All ways are good except the bad ones
One of the fascinating things with the old Swedish church records is that it was a long time before they were standardized. For example some of the early ministerial books record all events of birth, marriage and death in chronological order while others have sections for births, marriages and deaths year by year - and yet others have separate sections covering the whole timespan recorded in one book. The early books usually had births, marriages and deaths in the same book; later separate books became more and more common.
There is often a bit of figuring to do before you get the hang of how a particular set of records are organized. Sometimes a vicar will have some pretty inventive ideas, like the vicar in Julita, where the household records from 1783 to 1815 are separate for menfolk and womenfolk: three volumes for the men and three volumes for the women, which makes it a bit more taxing than usual to understand the family structure in a particular village.
The first birth book for Hille parish, covering 1688 to 1724, is organized alphabetically by the given name of the child. This is no problem when you want to look up the birth record for a person whose name and approximate birth date you know. It probably makes it difficult to scour the book for all the children of a given couple.
- Hille kyrkoarkiv, Födelse- och dopböcker, SE/HLA/1010072/C/1 (1688-1724), bildid: C0031280_00058 Riksarkivet SVAR
On the other hand, the first three ministerial books for Norrala (covering 1674 to 1777) are topographically organized, which is neat, as you get all the events (mainly births and marriages) related to one village gathered in one place. On the other hand it makes it a challenge to find a person who lived elsewhere later in life, when all you know is that [name] was born in 1759 in Norrala parish.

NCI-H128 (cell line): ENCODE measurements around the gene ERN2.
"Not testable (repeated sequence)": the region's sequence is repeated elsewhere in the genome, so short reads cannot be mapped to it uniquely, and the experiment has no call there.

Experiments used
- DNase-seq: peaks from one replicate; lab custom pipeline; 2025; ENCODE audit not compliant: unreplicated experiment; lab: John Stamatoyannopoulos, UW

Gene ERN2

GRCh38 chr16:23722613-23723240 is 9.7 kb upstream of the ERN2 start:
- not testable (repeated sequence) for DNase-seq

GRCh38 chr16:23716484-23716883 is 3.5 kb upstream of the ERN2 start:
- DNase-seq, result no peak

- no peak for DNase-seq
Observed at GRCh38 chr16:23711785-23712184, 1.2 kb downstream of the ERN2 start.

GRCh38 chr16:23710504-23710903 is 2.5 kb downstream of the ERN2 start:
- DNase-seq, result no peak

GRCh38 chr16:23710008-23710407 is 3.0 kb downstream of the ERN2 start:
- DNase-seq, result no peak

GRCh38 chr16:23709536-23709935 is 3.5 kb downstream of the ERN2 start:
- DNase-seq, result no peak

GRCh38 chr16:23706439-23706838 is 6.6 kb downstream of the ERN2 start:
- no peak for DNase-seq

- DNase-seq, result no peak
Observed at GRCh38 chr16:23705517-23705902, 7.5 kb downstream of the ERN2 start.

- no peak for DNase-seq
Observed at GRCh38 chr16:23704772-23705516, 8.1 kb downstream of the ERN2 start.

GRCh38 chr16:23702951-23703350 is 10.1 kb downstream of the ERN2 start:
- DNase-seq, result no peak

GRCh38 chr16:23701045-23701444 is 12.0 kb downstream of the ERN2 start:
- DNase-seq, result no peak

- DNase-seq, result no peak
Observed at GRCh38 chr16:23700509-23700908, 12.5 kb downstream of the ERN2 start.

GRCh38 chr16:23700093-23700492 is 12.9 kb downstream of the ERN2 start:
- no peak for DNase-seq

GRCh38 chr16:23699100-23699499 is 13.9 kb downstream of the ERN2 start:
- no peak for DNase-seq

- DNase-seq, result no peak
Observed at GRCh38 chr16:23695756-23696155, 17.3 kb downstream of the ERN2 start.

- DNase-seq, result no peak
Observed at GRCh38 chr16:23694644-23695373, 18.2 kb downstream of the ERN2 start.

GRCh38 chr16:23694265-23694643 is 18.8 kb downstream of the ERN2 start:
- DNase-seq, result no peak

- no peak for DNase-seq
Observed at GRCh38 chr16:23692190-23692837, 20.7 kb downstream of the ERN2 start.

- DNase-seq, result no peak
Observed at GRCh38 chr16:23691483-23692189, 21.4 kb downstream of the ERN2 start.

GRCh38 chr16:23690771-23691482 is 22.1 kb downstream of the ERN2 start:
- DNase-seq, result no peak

Something that is very common and very frustrating in early records is the miserly treatment of women. In many places the name of the mother does not appear in early birth records. Sometimes even records for children born out of wedlock only list the father!
- Births in Tengene 1689:
13 December döptes Anders, Bengt Linnards son, ett oächta barn (Bengt Linnardsson's illegitimate son Anders was baptized 13 December)
And death records for women in the same places often present them as "the wife of" or "the widow of". Or they are mentioned by their given name only, as hustru Brita, with no patronymic and so no clue to their parents. In these cases the marriage record may be the only place where their full name is included. Which makes it extra frustrating when marriage records only list the names of the bridegrooms wed a certain year:
- Brudefolk detta år Odensvi, Västmanland, Ministerial book C1.
If you have more examples of oddly organized records, please make a comment on this page!
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